Getting back to Whitman. Whitman was an American Romantic and realist and humanist, even if it was a contradiction. “Whitman’s attempt to represent the fullness of life, the totality of experience, not only benefited from but actually required the incorporation of many disparate voices into his work (Worley, 2019).” Heavily influenced himself by Hegel. “The chief intellectual contribution made by Hegel’s philosophy was the deferred, almost religious expectation of an eventual reconciliation of diverse aspects of the experience. This deferral allowed Whitman to reconcile his conception of national unity underlying the multiple and increasingly conflicting elements of national life as the century progressed. Through the Hegelian model of development, Whitman could retain the hopeful democratic vision of his prewar writings simply by placing his confident celebratory perspective into a utopian future (Worley, 2019). In the mid-nineteen century, significant debates around the writing of history and how cultures need to be documented. A struggle between Rationalism, Empiricism and Romanticism. Whitman rejected no viewpoint in the same way that western culture adopted them with their contradictions. And the camera, along with writing, became a tool to record that new demand. The core of the practice of documentary work. Whitman’s predicted or may have attempted a self-induced American cultural revolution that did not happen. He may have had an idea of creating a new Hegelian antithesis in the hope to initiate a modern romantic, humanist America. Apart from a great effort by photographers, reality did not overtake the discernment of art. It was the eve of worldwide imperialism, world war’s, and propaganda. Since then, not even the postmodern internet succeeded in overcoming this erosion of truth as proven by the war in Iraq and the current presidential debate. And with the advent of the malleable digital print, the gap is widening. But there is a moment in history that at least one art form aspired to do the de-mystifying of the arts.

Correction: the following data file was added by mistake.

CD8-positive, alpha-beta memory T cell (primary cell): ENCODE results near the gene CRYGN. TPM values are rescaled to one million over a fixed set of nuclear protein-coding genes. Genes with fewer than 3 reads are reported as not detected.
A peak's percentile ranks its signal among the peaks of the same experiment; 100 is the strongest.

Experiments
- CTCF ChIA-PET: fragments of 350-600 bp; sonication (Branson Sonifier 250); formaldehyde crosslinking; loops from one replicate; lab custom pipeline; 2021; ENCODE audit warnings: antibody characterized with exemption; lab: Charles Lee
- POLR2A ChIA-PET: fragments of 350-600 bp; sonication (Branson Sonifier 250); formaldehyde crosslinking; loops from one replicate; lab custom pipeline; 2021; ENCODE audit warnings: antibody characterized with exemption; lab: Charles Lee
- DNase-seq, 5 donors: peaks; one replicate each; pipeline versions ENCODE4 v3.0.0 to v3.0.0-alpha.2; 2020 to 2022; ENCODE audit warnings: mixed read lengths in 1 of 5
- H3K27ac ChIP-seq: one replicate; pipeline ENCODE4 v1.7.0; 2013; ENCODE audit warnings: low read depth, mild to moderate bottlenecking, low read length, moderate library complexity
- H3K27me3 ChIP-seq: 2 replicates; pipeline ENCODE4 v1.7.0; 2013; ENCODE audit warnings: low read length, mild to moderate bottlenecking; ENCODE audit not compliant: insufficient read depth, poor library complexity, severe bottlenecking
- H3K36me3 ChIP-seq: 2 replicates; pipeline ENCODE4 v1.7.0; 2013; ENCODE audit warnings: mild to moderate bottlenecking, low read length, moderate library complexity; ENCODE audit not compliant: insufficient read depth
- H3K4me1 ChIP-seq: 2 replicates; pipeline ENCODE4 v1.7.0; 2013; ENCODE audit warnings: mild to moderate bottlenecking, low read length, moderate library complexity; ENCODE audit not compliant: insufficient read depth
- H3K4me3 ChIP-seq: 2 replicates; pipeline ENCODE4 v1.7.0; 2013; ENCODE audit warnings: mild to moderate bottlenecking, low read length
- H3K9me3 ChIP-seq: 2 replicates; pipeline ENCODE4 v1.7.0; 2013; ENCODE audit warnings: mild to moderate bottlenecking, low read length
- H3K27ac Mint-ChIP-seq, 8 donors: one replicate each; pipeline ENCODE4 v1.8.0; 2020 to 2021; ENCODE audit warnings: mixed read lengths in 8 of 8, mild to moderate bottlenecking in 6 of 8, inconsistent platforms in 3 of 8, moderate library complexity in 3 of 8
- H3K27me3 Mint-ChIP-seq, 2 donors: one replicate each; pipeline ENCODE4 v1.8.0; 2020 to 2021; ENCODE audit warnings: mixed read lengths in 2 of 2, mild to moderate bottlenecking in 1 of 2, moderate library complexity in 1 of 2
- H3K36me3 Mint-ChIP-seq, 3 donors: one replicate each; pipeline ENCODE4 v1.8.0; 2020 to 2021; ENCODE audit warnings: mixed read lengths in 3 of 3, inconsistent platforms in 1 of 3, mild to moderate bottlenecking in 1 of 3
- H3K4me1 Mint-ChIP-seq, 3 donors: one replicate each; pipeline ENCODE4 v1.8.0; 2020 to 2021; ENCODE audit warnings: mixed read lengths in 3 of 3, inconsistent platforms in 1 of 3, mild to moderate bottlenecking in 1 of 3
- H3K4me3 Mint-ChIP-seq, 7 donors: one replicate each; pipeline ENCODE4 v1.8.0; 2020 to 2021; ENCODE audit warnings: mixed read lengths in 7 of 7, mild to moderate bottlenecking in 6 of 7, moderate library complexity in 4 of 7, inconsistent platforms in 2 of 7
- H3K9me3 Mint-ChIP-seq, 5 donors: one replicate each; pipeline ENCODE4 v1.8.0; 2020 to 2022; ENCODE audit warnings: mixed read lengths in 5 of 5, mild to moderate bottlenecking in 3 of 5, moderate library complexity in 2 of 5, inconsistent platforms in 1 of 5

Attempting to record the Americans of their time within an American Romanticism/Realism context and becoming lyrical about the important and unimportant, the beautiful and ugly, allows Sontag to reference work of Walker Evans, Lewis Hines, Dorothea Lange and Eduard Steichen even though their adoption of Whitman’s vision varied between them.